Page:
In February 2017, ASHA put forth their position statement on policy related to OTC hearing aids. One of the things they stated is that OTC hearing aids are not a cure-all. This may be a great idea and a pathway that helps some people, but there are a large number of people who need more complicated services for whom OTC devices would not be appropriate. ASHA's stance is that there are still a lot of issues at hand, and they want to ensure that insurance coverage of hearing aids is not undermined. They don't want programs to go away because some legislator decided that the problem is fixed, and now these other programs aren't necessary.
Next, the Academy of Doctors of Audiology (ADA) came out in support of the OTC Hearing Aid Act of 2017. They also asked for the draft guidance to be removed (which of course, it wasn't). The American Academy of Audiology (AAA) also came out with a statement, which was neither for or against OTC hearing aids. Their stance was more to say if you're heading down this path, there are some important items to include in any move toward OTC. They specifically emphasized the negative consequences of underfitting. When audiologists use first-fit strategy without evidence-based measurements, the consequence of that is generally underfitting (this is a problem whether a device is over-the-counter or not).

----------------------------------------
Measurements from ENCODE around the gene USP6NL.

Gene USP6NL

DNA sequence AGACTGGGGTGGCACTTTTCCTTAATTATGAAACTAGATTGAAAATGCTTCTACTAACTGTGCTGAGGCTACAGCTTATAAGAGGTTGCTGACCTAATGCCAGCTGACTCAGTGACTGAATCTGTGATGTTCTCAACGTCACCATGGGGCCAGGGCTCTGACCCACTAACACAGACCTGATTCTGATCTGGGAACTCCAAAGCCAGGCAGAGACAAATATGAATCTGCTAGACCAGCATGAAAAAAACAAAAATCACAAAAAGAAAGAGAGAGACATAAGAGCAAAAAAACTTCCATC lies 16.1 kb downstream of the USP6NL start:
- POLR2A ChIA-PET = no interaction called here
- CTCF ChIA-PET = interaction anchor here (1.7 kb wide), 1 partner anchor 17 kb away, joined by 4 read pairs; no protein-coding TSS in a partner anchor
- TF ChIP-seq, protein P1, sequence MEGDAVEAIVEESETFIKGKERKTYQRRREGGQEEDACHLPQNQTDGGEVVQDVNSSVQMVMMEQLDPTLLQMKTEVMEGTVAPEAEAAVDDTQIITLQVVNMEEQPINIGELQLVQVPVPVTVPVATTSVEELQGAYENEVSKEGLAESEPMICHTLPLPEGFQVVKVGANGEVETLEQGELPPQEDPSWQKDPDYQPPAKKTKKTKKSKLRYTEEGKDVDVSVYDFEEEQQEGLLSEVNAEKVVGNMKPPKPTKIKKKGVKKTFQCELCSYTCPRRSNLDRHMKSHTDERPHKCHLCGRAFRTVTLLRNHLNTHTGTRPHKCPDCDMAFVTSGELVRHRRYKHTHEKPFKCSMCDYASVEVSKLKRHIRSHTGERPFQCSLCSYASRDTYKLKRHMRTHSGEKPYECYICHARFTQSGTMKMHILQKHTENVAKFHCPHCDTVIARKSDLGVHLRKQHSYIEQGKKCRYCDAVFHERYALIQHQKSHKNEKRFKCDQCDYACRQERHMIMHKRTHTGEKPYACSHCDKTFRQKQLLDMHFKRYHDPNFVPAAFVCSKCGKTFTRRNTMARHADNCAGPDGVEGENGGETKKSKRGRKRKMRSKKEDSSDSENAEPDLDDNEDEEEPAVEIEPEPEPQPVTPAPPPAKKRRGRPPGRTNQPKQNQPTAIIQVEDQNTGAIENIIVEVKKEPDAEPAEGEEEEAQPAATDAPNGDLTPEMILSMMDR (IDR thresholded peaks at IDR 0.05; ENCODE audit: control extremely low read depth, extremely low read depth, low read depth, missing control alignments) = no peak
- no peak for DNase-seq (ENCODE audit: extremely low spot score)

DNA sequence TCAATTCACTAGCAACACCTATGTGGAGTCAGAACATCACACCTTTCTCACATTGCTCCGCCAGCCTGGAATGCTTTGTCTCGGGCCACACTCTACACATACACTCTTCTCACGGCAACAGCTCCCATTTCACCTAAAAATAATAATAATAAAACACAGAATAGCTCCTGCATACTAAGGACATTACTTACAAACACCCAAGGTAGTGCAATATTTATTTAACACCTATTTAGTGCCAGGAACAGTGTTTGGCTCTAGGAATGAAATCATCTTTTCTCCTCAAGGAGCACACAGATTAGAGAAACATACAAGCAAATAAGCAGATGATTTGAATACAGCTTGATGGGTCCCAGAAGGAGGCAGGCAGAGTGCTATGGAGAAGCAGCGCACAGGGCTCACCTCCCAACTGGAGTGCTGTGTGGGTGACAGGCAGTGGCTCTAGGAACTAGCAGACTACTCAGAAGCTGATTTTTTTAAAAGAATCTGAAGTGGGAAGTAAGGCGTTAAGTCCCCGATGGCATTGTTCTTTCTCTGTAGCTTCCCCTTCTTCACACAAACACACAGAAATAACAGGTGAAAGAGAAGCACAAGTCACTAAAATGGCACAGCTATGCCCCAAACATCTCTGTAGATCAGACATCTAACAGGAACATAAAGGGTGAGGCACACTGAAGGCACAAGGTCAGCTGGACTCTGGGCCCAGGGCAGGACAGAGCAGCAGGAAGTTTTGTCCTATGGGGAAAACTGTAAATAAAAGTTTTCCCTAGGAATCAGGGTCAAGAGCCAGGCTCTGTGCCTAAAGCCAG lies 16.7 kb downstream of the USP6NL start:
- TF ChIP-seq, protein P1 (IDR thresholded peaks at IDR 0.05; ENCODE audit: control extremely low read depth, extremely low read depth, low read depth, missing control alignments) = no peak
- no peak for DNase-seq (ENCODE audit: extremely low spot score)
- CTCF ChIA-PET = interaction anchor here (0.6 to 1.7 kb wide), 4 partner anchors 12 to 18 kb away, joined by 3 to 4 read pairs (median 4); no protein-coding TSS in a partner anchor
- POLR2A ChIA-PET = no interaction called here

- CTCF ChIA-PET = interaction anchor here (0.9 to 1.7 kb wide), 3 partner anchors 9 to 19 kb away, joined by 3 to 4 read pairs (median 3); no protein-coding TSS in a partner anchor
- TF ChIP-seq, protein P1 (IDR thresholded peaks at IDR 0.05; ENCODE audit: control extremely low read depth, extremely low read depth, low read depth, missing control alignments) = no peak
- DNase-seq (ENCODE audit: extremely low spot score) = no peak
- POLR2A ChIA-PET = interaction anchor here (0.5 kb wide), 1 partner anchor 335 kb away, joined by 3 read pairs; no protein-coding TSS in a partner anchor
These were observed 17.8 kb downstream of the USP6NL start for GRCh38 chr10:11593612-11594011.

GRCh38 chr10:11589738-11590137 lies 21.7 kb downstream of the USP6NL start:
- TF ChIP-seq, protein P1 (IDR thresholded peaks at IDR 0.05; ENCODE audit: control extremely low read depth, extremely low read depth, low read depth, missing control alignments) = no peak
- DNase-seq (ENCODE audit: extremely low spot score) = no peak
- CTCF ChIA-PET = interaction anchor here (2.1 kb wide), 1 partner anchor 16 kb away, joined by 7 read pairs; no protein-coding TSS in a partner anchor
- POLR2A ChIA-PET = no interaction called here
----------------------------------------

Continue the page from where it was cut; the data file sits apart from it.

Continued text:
The American Academy of Otolaryngology, Head and Neck Surgery (AAO-HNS) also stated their position of what they would want to require with regard to OTC hearing aids. First, they would recommend a medical evaluation followed by a standardized hearing test before someone could purchase this device. However, if this bill indeed passes, requiring a medical evaluation and hearing test takes away the accessibility and affordability component of OTC hearing aids. They also wanted some requirements related to standardized packaging and labeling, which is actively being worked on. Finally, they wanted a structured mechanism for at least five years of data collection as a way to monitor results and determine if any bad effects do occur. Currently, the language in the bill is worded such that they're suggesting two years of data collection to follow up with OTC hearing aid users.